The right question is this: “How can I proactively prevent my child from misbehaving to begin with, or at least care for their actual needs instead of physically striking them when they do misbehave?”

I am basing my logic from Albert Einstein, who said this:

“Intellectuals solve problems. Geniuses prevent them.”

You’re the parent. Your job is to provide for your child’s needs, not hit them because they have those needs in the first place.

Here’s a reminder that you, the adult, are more much emotionally intelligent than your child, who is not necessarily capable or likely to communicate what is wrong. Instead, they “act out” to get attention from you, as the emotionally intelligent adult, to figure out which of the following issues they need you to solve.

I see the word “misbehave” as the wrong word anyway. Instead, the child is sending the parent a “warning signal” that they need the parent’s help.

It’s this simple. As the parent, your job is to constantly ask yourself this question:

“Is my child tired, hungry, bored, lonely, or sick?”

If the answer is yes to any of those 5 things, then here’s what you do:

You facilitate your child taking a nap, you feed your child, you help your child find a constructive activity to do, you pay them attention, or you provide medical assistance.

Imagine an adult hitting a child’s butt because that child is too emotionally unintelligent to verbally communicate with the parent that they are tired, hungry, bored, lonely, or sick.

Now compare that to my solution.

My son was the first child to be chosen by his Kindergarten teacher this year to as the “Student of the Month” in his class, as his teacher saw that he is not only well-behaved, but also well-balanced and involved in class. He’s also in the Advanced Reader group.

Additionally, at his “before care” school, both his teacher and the director have individually approached me to tell me the same thing:

“I have watched your son day after day. He is the most polite and helpful boy here. Whatever you’re doing as a parent, just know… it’s working.”

Only 20% of American parents don’t spank their children. And I am one of them.

My Original 5 Point Checklist for Parents When Their Child “Misbehaves”

My Original 5 Point Checklist for Parents When Their Child “Misbehaves”

I had every reason to be an advocate of spanking my child.

After all, I was raised Southern. (“Nuff said.”)

Not to mention, I was also raised Southern Baptist. And that means that a particular Bible verse got more than its fair share of attention; Proverbs 13:24:

“Whoever spares the rod hates their children, but the one who loves their children is careful to discipline them.”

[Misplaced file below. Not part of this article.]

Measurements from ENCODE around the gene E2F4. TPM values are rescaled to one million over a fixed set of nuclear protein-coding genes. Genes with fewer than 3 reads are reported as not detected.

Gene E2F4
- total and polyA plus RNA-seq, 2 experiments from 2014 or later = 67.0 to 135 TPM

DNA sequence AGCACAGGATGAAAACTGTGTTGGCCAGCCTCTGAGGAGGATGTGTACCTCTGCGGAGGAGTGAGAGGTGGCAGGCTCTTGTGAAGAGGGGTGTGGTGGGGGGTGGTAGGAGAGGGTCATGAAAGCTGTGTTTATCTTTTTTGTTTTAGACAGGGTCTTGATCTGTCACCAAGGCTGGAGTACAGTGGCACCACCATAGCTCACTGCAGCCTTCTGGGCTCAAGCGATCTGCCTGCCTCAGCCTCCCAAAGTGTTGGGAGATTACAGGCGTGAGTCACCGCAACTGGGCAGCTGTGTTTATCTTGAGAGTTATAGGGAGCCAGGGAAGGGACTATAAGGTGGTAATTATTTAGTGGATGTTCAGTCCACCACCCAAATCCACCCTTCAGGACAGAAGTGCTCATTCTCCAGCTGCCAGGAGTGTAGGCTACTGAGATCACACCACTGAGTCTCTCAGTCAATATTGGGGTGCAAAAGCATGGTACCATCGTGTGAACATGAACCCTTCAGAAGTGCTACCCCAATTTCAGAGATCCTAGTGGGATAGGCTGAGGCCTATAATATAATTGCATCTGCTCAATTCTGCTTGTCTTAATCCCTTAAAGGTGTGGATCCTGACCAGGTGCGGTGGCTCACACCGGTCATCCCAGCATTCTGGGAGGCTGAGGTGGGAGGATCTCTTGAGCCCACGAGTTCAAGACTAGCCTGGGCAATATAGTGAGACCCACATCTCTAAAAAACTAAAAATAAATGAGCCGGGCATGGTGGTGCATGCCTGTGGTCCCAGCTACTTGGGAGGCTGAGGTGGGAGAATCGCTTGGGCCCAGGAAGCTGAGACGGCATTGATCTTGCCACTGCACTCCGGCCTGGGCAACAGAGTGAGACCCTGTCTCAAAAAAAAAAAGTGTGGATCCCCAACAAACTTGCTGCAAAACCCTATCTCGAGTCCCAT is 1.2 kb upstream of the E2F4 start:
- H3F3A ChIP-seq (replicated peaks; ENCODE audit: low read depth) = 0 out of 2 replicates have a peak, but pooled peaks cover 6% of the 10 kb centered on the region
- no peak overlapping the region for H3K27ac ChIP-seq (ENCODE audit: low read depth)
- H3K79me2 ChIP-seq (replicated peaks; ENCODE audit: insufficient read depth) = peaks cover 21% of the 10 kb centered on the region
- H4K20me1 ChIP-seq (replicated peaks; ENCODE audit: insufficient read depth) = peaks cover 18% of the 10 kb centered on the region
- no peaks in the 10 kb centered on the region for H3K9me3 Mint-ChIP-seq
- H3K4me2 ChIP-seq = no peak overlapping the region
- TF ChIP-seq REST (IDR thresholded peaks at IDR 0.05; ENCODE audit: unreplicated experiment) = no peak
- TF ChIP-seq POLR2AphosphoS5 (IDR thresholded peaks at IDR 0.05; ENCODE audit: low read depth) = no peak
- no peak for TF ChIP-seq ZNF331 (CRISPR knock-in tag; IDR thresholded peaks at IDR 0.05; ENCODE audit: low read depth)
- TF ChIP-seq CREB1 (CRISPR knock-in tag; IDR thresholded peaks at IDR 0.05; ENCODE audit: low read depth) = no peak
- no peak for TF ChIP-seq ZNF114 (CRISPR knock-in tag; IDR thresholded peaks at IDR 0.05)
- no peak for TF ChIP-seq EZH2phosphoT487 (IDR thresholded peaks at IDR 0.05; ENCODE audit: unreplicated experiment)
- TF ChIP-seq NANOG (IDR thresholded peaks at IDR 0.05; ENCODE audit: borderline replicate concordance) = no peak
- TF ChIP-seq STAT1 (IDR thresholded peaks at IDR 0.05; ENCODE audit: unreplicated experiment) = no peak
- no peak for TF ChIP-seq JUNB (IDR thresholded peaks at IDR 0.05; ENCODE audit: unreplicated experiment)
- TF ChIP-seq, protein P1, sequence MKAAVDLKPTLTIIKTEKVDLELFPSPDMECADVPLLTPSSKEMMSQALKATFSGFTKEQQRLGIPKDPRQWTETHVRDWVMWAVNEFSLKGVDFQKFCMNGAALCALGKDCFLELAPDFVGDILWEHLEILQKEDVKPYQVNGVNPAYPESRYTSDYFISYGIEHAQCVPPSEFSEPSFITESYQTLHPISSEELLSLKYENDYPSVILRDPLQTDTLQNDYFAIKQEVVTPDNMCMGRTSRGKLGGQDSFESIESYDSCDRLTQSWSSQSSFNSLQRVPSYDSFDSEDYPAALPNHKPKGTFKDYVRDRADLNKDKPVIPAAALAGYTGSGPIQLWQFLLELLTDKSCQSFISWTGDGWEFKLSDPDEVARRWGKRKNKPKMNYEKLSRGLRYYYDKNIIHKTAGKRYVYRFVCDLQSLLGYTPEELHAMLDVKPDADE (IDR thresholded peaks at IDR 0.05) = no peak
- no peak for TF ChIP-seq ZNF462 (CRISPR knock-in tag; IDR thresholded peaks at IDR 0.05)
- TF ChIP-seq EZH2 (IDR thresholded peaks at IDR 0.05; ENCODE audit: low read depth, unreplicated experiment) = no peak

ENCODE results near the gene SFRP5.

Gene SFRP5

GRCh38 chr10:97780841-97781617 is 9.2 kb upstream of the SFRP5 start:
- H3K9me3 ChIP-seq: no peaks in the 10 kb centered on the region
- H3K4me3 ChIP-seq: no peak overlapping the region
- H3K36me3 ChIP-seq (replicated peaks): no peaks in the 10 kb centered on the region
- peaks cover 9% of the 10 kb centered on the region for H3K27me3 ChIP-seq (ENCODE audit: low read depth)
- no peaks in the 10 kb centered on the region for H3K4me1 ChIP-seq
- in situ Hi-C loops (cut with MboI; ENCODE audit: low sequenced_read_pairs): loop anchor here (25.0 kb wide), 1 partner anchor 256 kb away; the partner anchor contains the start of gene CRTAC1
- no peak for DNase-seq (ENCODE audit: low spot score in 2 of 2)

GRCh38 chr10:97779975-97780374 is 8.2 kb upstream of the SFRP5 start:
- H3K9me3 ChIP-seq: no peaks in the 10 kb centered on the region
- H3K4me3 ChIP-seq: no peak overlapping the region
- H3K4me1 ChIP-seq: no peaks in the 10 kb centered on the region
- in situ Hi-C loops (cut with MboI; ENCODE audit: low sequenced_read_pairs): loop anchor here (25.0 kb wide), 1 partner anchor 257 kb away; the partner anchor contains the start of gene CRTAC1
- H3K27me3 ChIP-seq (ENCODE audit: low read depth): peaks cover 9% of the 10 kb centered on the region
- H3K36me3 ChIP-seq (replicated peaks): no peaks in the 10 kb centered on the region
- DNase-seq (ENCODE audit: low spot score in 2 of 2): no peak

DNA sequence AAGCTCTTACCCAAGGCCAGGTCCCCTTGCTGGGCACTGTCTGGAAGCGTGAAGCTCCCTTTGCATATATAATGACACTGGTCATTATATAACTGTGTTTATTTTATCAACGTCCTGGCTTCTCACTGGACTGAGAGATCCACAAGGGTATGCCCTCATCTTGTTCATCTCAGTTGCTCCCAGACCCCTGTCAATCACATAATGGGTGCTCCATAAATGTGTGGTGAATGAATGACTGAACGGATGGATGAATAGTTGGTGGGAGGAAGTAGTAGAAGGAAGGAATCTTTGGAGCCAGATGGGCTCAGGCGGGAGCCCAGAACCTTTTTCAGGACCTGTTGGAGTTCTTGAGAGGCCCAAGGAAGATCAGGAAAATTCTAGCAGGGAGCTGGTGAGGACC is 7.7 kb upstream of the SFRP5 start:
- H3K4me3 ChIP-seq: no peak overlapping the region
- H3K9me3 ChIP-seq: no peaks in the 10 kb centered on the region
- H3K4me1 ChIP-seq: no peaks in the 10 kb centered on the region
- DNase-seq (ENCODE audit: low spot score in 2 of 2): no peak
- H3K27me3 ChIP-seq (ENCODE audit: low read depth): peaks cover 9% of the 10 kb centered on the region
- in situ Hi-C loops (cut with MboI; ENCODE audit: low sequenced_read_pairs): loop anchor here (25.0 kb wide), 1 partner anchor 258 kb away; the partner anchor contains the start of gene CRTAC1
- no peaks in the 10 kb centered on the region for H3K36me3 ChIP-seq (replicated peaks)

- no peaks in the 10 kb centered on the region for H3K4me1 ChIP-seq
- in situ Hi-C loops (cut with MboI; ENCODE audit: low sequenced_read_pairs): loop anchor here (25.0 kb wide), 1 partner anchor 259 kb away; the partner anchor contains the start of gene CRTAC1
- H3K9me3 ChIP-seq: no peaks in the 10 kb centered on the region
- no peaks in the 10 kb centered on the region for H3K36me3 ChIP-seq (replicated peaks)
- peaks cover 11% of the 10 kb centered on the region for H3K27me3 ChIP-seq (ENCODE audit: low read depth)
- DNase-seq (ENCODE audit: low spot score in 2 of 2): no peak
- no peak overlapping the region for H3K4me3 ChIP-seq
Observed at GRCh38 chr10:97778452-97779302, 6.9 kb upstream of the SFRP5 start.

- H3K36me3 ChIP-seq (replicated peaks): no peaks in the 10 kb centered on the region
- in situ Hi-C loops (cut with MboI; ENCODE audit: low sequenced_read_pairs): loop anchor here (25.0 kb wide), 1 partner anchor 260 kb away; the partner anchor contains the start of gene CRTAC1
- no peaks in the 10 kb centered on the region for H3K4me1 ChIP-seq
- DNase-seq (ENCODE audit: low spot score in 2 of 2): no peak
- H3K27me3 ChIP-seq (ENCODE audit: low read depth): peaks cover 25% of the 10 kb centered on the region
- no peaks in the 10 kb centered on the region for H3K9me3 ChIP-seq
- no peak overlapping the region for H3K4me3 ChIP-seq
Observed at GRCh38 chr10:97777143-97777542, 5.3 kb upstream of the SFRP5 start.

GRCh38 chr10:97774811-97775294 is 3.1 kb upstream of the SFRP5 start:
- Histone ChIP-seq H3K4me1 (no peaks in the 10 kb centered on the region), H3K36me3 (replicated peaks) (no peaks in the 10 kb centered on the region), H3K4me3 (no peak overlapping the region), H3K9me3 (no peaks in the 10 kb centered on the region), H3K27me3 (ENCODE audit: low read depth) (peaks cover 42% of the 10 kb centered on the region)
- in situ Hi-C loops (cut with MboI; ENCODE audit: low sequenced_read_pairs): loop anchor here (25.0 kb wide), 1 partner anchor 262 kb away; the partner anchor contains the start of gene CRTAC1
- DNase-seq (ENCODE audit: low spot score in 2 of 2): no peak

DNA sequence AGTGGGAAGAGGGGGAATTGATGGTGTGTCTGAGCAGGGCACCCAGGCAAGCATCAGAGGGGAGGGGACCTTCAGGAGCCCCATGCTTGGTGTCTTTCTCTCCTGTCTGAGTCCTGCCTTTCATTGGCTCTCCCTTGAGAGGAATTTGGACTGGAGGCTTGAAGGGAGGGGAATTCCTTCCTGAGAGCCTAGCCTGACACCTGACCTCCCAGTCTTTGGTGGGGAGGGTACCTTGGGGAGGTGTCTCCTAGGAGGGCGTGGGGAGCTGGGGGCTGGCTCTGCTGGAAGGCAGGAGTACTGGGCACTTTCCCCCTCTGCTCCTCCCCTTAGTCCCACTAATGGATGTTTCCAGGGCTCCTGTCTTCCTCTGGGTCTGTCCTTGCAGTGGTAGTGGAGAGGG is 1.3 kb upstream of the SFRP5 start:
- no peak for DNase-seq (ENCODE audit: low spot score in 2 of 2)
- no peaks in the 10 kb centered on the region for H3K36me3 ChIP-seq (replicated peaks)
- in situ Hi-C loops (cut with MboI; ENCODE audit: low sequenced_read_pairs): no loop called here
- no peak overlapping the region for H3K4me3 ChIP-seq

Hence, the popular phrase, “Spare the rod, spoil the child.”

However, I now translate that verse as, “It’s better to physically strike your child with a wooden object than it is to refrain from disciplining them at all.”

It appears to me that one extreme is being compared to another; an “either/or” situation.

I am able to comprehend that disciplining my child and spanking him can be two separate entities.

Assuming that verse in Proverbs explicitly endorses spanking, in my opinion, would make hypocrites of us:

I’ve yet to meet a Christian who gouged out their own eye because of temptation to look at something that would cause them to do wrong, when Jesus said this in Matthew 18:9…

“And if your eye causes you to stumble, gouge it out and throw it away. It is better for you to enter (eternal) life with one eye than to have two eyes and be thrown into the fire of hell.”

Or their right hand either (Matthew 5:30):

“And if your right hand causes you to stumble, cut it off and throw it away. It is better for you to lose part of your body than for whole body to go into hell.”

In other words, address the actual issue initially, that way you don’t end up with a worse outcome.

Yes, it’s true: I am an official advocate of disciplining my child without spanking him.

But obviously, between how I was brought up and my son currently being 5 years old, something fundamentally intervened in regards to how I think.

What caused such an abrupt conversion in my life?

My wife.

Like me, and like nearly all of us parents who are Eighties Children, she was spanked as a child too.

We had always planned to spank our son, too. The deal was, that I would be the one to actually spank him. And that was it.

Never was the issue that “I simply just didn’t have it in me” to spank him. Because like most of us, I had reached the point of being “fed up” enough to do it.

Believe me, I had it in me…

But yet, I never have spanked my son; nor has anyone else.

And if you’ve met him, you know how bright, intelligent, creative, funny, and well-behaved he is. Is he simply the exception to the rule? Is it just because he’s the first born and therefore more eager to please?

I’m sure at this point, any skeptics out there are tempted to say, “You lucked out with your first kid. Well you just wait until your little girl is born in a few months. She’ll be a whole different story!”